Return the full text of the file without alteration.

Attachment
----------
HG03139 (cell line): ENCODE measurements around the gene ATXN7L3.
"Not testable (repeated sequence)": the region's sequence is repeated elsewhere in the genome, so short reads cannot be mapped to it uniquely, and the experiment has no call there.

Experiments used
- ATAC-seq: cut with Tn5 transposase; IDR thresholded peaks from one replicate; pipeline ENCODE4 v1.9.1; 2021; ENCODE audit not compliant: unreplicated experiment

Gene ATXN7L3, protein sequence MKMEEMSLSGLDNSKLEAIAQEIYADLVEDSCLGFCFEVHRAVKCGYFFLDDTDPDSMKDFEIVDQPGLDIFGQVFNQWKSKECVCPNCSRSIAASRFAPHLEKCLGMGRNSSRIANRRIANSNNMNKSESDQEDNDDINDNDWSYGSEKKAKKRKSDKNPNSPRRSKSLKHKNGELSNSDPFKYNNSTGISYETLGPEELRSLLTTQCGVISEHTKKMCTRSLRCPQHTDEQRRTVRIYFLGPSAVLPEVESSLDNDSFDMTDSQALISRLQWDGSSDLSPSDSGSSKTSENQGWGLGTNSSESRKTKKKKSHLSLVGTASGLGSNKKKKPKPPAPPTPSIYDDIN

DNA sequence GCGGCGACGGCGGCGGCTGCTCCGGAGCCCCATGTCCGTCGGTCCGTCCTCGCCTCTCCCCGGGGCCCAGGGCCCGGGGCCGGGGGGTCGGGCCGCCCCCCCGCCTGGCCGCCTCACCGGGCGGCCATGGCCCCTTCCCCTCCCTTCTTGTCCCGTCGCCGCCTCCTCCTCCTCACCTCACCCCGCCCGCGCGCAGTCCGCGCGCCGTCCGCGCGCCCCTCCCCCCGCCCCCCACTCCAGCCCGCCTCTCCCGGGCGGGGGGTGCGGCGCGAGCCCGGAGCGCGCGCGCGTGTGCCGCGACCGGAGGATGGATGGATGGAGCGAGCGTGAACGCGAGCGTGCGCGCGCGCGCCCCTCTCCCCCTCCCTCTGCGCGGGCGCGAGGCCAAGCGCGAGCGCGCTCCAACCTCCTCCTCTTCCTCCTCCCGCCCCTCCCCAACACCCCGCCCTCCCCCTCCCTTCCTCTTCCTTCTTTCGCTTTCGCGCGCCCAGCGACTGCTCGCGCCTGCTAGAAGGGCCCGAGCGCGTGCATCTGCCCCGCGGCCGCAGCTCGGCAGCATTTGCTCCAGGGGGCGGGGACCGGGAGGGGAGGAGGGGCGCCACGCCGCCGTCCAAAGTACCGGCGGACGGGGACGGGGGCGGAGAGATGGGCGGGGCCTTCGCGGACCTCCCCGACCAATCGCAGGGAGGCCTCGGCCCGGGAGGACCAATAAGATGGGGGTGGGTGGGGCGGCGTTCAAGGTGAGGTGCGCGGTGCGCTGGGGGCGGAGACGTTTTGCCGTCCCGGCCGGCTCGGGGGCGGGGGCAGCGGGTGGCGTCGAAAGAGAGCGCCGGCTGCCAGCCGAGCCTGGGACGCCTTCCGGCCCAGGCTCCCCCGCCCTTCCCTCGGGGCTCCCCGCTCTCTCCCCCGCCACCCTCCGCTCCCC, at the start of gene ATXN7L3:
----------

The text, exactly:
HG03139 (cell line): ENCODE measurements around the gene ATXN7L3.
"Not testable (repeated sequence)": the region's sequence is repeated elsewhere in the genome, so short reads cannot be mapped to it uniquely, and the experiment has no call there.

Experiments used
- ATAC-seq: cut with Tn5 transposase; IDR thresholded peaks from one replicate; pipeline ENCODE4 v1.9.1; 2021; ENCODE audit not compliant: unreplicated experiment

Gene ATXN7L3, protein sequence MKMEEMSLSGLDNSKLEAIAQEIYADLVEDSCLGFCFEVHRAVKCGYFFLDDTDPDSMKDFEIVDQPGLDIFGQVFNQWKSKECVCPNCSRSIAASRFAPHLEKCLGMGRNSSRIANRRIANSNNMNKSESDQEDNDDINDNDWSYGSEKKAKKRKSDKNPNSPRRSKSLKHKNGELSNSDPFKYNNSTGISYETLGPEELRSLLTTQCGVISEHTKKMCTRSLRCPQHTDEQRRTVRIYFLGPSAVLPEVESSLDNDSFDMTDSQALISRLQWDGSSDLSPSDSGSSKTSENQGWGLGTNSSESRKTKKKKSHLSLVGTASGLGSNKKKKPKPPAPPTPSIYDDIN

DNA sequence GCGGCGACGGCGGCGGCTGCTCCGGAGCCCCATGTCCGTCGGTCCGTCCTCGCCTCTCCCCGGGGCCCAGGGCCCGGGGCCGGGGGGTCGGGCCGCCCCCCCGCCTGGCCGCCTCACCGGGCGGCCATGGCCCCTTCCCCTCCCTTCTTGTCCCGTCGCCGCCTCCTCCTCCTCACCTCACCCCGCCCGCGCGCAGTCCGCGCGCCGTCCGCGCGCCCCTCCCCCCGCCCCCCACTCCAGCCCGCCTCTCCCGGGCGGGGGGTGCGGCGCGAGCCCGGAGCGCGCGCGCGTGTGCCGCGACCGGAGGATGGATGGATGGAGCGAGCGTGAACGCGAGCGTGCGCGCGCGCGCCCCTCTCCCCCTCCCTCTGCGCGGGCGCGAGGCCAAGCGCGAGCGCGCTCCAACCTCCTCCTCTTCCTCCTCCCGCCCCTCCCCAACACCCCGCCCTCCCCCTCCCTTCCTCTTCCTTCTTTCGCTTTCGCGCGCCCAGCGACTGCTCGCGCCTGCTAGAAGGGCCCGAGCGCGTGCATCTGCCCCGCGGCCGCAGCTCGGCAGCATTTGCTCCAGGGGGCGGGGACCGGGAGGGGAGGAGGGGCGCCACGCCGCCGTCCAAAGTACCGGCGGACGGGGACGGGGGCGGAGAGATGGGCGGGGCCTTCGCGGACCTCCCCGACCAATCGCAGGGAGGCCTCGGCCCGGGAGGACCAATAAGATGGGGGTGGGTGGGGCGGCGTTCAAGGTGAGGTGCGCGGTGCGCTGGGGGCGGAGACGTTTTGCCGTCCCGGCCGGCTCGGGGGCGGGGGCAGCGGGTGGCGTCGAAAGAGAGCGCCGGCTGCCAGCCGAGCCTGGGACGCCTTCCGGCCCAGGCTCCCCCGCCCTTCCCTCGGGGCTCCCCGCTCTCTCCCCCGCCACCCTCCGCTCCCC, at the start of gene ATXN7L3: